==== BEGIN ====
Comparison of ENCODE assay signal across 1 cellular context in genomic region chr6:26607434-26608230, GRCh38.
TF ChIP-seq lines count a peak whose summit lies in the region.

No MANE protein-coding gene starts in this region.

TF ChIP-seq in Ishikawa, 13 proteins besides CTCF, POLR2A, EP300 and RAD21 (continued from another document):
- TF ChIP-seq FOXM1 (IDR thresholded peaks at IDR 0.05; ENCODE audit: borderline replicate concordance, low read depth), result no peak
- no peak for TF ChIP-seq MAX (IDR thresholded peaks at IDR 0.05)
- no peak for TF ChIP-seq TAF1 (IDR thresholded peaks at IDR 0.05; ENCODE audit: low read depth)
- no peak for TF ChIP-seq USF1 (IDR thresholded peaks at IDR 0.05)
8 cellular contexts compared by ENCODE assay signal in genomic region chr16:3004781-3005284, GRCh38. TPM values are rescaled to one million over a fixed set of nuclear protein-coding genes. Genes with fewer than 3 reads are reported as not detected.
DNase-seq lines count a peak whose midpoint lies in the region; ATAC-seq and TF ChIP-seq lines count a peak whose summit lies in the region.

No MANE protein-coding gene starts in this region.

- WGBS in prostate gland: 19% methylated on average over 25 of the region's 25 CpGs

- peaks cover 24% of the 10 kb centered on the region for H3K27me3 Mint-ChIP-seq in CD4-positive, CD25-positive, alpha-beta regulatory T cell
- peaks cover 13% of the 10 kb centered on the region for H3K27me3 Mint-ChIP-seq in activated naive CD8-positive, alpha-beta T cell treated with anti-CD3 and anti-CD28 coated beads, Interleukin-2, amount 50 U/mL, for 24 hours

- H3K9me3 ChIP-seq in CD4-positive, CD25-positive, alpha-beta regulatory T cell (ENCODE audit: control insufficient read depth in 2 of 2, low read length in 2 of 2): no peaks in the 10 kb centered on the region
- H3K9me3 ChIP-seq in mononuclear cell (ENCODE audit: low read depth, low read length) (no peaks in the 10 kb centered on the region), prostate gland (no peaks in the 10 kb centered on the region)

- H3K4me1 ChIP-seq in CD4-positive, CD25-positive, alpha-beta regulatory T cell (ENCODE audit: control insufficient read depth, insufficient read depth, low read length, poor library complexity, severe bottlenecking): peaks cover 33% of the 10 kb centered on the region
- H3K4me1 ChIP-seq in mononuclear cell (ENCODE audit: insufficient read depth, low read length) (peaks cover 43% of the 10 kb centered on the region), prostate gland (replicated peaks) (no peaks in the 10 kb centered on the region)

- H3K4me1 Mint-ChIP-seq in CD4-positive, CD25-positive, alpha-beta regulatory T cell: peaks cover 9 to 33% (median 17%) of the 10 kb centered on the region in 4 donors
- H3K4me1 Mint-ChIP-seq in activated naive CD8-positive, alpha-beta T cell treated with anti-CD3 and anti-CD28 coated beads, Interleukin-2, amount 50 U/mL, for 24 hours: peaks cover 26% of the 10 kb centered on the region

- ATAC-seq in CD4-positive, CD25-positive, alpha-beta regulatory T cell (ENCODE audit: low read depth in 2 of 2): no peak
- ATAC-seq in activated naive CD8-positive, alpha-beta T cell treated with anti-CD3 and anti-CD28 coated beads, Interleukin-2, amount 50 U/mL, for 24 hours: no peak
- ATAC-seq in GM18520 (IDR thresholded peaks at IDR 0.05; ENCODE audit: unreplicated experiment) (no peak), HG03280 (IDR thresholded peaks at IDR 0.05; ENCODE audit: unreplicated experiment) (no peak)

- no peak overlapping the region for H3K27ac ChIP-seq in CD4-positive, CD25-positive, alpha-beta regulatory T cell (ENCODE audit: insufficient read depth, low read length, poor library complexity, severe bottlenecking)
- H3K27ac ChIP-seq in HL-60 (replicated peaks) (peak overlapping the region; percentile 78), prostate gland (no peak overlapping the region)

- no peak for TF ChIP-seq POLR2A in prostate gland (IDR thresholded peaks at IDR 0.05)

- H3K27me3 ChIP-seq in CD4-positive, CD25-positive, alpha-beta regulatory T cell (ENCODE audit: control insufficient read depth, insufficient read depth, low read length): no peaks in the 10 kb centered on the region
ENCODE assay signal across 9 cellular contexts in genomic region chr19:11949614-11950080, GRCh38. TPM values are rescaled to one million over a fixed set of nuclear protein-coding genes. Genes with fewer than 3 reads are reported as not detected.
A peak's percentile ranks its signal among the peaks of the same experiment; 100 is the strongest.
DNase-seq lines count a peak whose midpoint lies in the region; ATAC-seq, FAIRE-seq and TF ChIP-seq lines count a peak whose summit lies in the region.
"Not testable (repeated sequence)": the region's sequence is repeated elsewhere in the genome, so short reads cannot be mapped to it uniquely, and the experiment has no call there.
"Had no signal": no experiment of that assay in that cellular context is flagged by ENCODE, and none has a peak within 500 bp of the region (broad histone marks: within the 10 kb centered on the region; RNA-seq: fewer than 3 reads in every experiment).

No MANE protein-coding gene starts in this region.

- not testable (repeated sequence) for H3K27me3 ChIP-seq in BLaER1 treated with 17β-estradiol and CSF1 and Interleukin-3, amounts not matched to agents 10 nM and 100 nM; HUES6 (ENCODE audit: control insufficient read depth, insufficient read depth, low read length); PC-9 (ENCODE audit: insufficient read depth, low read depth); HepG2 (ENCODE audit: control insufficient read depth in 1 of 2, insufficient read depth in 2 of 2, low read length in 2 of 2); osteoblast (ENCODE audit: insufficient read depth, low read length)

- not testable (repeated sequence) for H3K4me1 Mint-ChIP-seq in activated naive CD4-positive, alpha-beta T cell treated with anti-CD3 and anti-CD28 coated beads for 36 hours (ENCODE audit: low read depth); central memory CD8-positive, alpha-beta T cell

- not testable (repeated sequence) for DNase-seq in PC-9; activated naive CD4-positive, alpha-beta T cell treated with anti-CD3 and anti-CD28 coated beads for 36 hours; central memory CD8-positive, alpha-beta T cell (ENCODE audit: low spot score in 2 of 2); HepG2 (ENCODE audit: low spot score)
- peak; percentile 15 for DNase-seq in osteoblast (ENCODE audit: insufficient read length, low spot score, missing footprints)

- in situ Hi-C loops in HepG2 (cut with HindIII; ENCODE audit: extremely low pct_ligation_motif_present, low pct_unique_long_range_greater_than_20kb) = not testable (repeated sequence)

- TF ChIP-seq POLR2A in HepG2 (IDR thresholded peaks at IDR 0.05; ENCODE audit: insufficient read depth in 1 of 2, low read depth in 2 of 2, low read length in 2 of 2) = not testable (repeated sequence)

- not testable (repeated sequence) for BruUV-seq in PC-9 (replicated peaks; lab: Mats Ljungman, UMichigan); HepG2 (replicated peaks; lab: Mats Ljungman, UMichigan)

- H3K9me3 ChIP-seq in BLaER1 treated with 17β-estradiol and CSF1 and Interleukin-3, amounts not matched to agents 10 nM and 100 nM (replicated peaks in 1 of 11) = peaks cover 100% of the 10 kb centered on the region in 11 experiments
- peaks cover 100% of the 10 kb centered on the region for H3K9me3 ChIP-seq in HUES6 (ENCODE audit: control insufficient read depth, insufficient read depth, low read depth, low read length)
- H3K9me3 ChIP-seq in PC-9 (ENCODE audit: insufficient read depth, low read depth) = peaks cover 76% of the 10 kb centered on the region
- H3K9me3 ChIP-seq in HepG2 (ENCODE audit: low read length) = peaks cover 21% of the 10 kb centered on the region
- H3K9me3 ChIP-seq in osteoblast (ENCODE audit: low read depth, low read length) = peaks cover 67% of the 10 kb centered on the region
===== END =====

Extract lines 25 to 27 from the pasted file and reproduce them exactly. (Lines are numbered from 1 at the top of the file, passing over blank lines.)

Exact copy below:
- H3K27ac ChIP-seq in HL-60 (replicated peaks) (peak overlapping the region; percentile 78), prostate gland (no peak overlapping the region)

- no peak for TF ChIP-seq POLR2A in prostate gland (IDR thresholded peaks at IDR 0.05)

- H3K27me3 ChIP-seq in CD4-positive, CD25-positive, alpha-beta regulatory T cell (ENCODE audit: control insufficient read depth, insufficient read depth, low read length): no peaks in the 10 kb centered on the region